The jury did not separate the damages, but returned a general verdict assessing plaintiff's damages at $2,500.

The appellant first contends that the verdict is not supported by the evidence. It will, therefore, be necessary to make a brief reference to the evidence on the question of damages.

The only evidence in the record relative to the value of the furniture is that given by the respondent himself, which is as follows: "Q. I will ask you what damage was done to your furniture by the removal by Mr. Boor Singh? A. Well, the piano was broke up and all the other things were stolen. They was not put quietly down in the back yard; they was thrown right out violently in the back yard at 2 o'clock. . . . Q. Did you lose any articles by this throwing out? A. No, I didn't lose only what was broken up. . . . Q. You allege you were damaged in the sum of $175.00, because of the removal of this furniture, is that right? Mr. De Lancey: Object to the question as incompetent, irrelevant and immaterial and no way proving damages, and as calling for the conclusion of the witness. The Court: You have not told us what furniture was put outside. A. All the carpet was ripped up, it was not pulled up proper, it was just ripped up and thrown outside. The piano was thrown outside and the chairs and the pictures and all of that. All the canned stuff I was going to use for the lunch counter and all that, all wasted away."

[1] From this testimony it is clear that there is no evidence whatever as to the value of the furniture, either before or after it was thrown out into the back yard, and no evidence of any damage to it.

No evidence was offered in support of plaintiff's claim that his reputation as a breeder of dogs had been impaired.

The evidence does not show, nor can it be inferred from any testimony in the record, that plaintiff was compelled to sleep in the kennel with the dogs, or that he suffered any humiliation by so doing, but, on the contrary, it appears that he slept with the dogs from choice. Before the eviction he was sleeping with the dogs in the kitchen. We fail to see why it would be any more humiliating to sleep in the kennel with the dogs than to sleep in the kitchen with them.

The only testimony in the record as to the market value of "Tip" and "Fay," the two dogs that were not recovered, was offered by appellant, which was that "Tip" could be easily replaced for $35. There is no direct evidence that the dog "Fay" had any market value, but it could probably be inferred from all the testimony in the case that she also had a market value of $35. Respondent offered no evidence as to their market or reasonable value, but only introduced testimony as to the earning ability of the dog "Tip," which was that during the breeding season of 1924, he received for the services of "Tip" approximately $25 per week. [2] Under this evidence, the measure of damages is the price for which two other dogs, equal in value to "Tip" and "Fay," could be bought for in the market in Oakland or San Leandro, California, which would be not exceeding $70. (Sec. 3554, Civ. Code.)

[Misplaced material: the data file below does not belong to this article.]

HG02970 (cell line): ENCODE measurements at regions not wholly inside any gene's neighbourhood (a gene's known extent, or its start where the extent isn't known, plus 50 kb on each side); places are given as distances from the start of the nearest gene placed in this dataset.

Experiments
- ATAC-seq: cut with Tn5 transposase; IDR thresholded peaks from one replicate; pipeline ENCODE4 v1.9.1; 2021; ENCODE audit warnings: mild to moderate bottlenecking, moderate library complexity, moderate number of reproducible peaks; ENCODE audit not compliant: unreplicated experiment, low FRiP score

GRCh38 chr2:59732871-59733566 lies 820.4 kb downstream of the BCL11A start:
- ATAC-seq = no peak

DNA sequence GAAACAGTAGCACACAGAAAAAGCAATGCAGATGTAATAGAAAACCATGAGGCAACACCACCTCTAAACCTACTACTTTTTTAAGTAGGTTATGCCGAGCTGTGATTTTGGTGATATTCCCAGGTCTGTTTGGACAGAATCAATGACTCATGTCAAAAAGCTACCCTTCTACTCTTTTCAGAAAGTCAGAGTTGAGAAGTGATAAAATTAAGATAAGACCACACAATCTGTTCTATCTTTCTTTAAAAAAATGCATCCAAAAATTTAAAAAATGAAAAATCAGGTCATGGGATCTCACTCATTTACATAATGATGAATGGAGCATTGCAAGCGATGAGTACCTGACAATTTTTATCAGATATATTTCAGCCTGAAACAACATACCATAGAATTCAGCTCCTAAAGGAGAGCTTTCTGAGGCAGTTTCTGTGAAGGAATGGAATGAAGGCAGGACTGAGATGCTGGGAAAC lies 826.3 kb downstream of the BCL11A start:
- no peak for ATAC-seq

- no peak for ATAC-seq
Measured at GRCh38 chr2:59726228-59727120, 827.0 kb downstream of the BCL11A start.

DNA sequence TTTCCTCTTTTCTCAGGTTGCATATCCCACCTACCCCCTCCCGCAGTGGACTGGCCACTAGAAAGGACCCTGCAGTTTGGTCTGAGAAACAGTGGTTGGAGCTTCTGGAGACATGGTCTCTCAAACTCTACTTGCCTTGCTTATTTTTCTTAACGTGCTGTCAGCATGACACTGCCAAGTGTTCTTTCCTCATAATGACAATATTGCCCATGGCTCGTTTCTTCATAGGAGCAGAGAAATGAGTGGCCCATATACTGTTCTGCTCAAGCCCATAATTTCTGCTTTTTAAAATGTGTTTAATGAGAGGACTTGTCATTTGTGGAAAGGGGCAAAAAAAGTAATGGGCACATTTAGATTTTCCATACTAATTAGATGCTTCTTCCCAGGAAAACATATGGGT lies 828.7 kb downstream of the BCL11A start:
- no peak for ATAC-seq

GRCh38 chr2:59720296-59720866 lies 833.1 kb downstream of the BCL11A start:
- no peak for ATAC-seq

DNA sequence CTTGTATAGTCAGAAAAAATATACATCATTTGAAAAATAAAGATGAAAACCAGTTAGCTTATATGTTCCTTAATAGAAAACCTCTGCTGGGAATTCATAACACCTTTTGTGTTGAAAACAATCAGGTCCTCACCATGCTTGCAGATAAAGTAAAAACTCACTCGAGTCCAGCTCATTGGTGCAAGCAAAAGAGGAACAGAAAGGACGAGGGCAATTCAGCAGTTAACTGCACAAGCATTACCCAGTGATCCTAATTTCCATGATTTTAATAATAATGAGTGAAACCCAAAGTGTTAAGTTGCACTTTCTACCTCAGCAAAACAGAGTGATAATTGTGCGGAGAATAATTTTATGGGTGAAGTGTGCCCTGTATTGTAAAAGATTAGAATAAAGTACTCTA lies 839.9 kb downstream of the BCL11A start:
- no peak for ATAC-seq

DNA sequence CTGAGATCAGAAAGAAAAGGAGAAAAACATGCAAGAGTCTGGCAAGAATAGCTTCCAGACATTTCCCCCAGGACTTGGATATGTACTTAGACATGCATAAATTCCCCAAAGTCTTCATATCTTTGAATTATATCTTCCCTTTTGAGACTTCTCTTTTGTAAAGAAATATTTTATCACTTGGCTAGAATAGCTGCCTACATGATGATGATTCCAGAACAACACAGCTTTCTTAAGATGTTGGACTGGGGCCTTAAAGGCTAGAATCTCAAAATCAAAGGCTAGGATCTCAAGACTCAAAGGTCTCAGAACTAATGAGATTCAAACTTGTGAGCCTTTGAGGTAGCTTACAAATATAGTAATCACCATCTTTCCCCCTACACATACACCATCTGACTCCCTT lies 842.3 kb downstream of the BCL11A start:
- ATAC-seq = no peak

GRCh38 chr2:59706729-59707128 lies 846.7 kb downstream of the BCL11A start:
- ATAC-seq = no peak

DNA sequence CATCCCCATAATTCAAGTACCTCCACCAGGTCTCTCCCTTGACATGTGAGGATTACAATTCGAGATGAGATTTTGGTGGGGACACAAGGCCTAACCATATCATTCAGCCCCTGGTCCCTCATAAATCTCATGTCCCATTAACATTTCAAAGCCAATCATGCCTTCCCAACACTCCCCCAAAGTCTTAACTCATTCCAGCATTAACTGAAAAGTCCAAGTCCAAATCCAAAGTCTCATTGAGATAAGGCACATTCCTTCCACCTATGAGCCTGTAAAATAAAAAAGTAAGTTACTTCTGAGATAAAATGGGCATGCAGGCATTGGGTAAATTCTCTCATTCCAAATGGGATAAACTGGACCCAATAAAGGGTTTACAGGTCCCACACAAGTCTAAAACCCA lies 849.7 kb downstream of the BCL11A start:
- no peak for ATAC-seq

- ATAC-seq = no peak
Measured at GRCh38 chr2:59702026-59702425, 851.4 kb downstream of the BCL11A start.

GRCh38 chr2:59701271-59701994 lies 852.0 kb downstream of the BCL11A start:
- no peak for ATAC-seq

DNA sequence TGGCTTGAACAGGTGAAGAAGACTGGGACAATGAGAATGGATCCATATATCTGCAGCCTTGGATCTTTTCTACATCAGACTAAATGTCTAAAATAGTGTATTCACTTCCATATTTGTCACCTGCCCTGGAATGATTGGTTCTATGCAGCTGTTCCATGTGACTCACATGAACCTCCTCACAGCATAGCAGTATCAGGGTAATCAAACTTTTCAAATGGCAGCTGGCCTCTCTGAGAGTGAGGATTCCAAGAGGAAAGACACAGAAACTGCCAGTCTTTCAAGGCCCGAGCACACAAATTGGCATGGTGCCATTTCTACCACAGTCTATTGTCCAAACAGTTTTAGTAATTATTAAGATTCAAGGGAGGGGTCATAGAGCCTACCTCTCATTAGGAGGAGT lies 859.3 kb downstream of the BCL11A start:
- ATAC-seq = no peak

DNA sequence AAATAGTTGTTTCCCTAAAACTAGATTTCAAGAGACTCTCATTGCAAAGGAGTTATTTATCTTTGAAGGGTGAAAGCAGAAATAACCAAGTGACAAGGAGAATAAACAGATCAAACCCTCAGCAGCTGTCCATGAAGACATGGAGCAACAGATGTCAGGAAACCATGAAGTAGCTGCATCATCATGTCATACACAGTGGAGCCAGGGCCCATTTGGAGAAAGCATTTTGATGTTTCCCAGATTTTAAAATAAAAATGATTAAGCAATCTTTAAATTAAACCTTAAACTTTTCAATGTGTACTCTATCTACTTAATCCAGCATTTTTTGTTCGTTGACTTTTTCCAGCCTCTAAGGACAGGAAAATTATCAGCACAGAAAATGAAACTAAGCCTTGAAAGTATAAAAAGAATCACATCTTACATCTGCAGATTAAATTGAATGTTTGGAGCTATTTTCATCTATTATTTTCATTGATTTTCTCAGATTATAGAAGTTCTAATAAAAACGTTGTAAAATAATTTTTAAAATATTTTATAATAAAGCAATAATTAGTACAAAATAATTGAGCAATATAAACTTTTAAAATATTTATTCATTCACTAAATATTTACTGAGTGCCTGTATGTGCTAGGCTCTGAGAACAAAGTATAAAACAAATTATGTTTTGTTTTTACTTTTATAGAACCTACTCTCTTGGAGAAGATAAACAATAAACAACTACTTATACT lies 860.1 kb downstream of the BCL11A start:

[3] Appellant contends that no damages can be awarded respondent for being violently ejected from the building for the reason that respondent never attempted to regain possession of the premises.

It is true, as contended by appellant, that the cases of Brawley v. Risdon Iron Works, 38 Cal. 676, and Edwards v. Bodkin, 43 Cal.App. 405 [ 185 P. 423], hold that in an action of forcible entry or forcible detainer, the substance of the recovery, when the plaintiff is successful in the action, is the possession of the premises, and that damages for forcible entry or detainer are not awarded unless the plaintiff recovers the possession of the premises in controversy, but it must be remembered that this is an action, among other things, for damages for forcible eviction, and respondent has not sought to gain possession of the premises under a summary proceeding provided for in cases of forcible entry and detainer. The implied finding of the jury is to the effect that respondent was entitled to the possession of the premises at the time of the forcible eviction, and, as we have seen, the evidence is sufficient to sustain this implied finding of the jury. Of course, if the jury had found that respondent was not entitled to any damages by reason of the eviction, then it would have been an implied finding that he was not entitled to the possession of the property. We think there is a clear distinction between the rule laid down in the two cases cited by appellant and the case at bar. Certainly, respondent would not have to resort to a separate suit and have the court award him possession of the premises before he could maintain this action for damages for this unlawful and malicious eviction.

[4] It is next contended by appellant that the court erred in giving certain instructions on the measure of damages.

A careful examination of all the instructions given satisfies us that the trial court fully and correctly instructed the jury upon all phases of the law applicable to the case, with one possible exception, and that is this: The court instructed the jury that the measure of damages for the loss or destruction of personal property, if it had no market value and was more particularly valuable to the owner than anyone else, was its particular value to the owner. This instruction was, no doubt, intended to apply to the value of the dogs, but, as we have seen, the evidence shows that said dogs did have a market value; therefore, there was no evidence in the record upon which this instruction could have been based, and should not have been given. The giving of this instruction, however, did not, in our opinion, affect any of the substantial rights of appellant. It was harmless error. This court is required by section 475 of the Code of Civil Procedure to disregard any improper instruction which, in our opinion, did not affect the substantial rights of the parties, and not to reverse any judgment by reason of any instruction, error or ruling, unless it shall appear to us that by such instruction, error or ruling, the appellant sustained or suffered substantial injury, and that a different result would have been probable, if such instruction, error or ruling had not occurred. It is also provided that there shall be no presumption that error is prejudicial or that injury is done if error is shown.